Tag Archives: Brisket

Scenes From a Cattle Sale

29 Apr

My dad grew up on a dairy farm, and he has always liked having cattle around. In fact, they have been around for as long as I can remember. For years, he has owned Angus, a breed that can be traced back to Scotland. The are black cattle that have become the staple of the beef industry.

For many of those years, my dad had several head but was not that serious about it. Then, he and a partner started the Horn Springs Angus Farm. With hard work and a lot of investment, this became not only one of the top herds in Tennessee but also one of the top herds in the nation. HSAF cattle have won some of the biggest shows and have been praised for the quality of their offspring.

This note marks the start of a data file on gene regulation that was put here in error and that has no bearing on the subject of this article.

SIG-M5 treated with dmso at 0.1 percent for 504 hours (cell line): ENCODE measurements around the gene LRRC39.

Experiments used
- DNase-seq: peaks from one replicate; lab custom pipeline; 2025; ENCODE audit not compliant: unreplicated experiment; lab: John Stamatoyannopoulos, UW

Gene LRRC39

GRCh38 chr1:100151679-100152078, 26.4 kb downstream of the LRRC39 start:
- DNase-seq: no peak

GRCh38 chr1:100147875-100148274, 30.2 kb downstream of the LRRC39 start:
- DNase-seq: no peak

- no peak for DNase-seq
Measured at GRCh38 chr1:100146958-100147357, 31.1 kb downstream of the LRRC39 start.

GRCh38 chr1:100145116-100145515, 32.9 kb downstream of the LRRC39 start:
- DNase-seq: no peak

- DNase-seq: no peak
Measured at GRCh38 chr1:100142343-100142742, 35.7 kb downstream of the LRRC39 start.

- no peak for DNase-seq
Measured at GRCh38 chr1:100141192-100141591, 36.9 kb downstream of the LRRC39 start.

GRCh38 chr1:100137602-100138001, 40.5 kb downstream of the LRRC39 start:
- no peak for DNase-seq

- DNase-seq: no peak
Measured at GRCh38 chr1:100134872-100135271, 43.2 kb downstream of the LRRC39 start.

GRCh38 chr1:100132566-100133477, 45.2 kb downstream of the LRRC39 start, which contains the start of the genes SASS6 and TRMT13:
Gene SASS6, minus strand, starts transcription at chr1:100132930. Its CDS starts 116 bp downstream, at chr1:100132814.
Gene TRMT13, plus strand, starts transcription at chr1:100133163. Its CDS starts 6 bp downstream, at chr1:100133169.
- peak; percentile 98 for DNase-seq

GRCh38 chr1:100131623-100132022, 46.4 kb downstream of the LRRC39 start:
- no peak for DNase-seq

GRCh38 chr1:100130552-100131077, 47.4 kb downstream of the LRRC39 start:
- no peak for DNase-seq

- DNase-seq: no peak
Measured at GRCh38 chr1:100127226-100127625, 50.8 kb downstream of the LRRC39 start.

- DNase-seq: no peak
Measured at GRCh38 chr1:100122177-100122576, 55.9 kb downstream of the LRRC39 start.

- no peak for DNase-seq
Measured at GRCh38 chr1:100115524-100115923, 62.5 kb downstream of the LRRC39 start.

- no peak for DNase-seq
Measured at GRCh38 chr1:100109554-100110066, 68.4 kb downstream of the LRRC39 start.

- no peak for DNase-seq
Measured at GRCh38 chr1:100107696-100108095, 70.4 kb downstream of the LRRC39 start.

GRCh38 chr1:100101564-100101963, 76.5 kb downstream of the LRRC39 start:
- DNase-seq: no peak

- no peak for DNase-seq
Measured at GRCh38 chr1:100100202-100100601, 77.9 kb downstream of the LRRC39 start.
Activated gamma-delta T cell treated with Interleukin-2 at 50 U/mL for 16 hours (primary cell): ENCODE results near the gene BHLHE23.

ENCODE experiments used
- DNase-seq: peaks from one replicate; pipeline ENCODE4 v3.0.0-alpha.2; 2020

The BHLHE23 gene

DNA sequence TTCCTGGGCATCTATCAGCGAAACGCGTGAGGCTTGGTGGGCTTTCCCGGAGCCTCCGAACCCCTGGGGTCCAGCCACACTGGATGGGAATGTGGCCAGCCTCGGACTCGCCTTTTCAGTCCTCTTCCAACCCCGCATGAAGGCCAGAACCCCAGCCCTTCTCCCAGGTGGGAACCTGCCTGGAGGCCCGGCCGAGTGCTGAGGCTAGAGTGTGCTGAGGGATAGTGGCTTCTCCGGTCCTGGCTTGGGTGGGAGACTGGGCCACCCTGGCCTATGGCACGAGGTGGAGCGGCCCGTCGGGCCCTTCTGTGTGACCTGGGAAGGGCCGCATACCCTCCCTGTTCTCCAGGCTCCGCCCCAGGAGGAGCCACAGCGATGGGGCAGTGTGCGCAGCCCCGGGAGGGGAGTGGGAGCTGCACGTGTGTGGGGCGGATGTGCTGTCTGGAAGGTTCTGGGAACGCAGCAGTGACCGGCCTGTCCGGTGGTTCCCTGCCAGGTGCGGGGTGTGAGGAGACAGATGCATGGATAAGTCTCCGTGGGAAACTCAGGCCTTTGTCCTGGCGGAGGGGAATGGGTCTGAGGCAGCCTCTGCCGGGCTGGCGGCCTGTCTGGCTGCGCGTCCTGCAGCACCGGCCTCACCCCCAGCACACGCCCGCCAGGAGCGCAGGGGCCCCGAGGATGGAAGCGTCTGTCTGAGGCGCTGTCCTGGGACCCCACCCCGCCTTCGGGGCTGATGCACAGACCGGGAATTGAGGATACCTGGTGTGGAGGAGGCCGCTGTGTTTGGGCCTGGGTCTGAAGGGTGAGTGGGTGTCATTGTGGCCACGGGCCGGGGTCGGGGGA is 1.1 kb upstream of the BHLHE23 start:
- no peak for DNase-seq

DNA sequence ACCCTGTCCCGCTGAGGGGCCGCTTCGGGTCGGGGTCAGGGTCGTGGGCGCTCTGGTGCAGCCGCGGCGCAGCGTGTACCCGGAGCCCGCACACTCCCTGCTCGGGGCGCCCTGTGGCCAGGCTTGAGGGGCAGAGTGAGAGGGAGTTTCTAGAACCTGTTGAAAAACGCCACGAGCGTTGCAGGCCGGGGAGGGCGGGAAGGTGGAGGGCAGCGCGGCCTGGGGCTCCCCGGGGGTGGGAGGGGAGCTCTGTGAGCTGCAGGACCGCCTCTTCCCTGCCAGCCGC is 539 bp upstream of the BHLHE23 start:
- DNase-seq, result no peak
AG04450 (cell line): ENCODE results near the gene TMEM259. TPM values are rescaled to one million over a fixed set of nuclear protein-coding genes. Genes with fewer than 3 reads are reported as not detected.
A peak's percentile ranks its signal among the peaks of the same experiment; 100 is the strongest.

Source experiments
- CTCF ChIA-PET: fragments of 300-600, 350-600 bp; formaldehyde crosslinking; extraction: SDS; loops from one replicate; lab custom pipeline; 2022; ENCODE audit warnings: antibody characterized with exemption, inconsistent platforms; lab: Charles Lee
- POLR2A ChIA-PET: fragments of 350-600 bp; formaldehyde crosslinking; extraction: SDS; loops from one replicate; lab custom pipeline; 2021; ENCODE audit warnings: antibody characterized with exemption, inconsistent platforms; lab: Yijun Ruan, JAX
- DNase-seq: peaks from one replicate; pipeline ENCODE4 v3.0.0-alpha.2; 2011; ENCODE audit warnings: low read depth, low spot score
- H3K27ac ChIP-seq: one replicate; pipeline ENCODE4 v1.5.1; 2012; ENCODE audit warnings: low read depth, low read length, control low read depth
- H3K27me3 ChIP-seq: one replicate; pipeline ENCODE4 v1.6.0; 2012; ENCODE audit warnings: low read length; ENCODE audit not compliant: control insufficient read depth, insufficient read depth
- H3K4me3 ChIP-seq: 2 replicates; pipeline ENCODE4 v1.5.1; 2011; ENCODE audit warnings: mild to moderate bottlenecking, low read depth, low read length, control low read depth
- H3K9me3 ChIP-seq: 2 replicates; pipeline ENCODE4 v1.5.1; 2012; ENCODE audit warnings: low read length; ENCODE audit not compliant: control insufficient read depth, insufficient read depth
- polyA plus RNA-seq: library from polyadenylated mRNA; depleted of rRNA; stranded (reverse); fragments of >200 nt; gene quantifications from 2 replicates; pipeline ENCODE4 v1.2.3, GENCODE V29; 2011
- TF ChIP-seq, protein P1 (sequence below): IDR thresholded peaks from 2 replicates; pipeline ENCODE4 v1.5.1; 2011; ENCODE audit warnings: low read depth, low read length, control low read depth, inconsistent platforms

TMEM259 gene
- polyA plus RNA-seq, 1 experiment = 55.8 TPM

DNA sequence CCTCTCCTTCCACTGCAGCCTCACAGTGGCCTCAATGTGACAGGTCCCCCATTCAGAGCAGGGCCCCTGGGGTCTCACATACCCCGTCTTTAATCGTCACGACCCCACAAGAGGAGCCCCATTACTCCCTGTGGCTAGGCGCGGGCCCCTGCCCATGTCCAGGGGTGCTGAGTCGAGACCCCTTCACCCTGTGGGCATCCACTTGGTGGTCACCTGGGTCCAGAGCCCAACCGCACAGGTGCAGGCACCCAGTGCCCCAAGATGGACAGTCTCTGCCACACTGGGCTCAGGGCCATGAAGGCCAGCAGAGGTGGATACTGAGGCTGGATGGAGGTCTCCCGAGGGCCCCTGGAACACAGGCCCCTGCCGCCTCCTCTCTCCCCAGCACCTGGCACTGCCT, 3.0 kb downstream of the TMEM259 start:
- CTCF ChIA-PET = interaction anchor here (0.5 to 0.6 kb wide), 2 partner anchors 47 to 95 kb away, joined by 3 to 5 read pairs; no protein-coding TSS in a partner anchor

You see, the animals are not for slaughter. They are show cattle that are used to enhance the breed. In 2000, my dad and his partner decided to hold an annual production sale. Although my dad is not as involved as he used to be, he still hosts the sale on his land, and cow people come from all over to buy. This year, there were folks from as far away as Montana and Canada.

This past Sunday marked another day of auctioning cattle, and I thought it would be interesting to chronicle the scene on this blog. I took photos with my iPhone, which my wife and stepdaughter claim I am not very good at doing. I do not know if the pictures are of good quality, but you may find them interesting.

When people arrive, the first thing they want to do is check out the cattle that are going up for auction.


Of course, there is more than one way to look at a cow.


These guys look serious about it.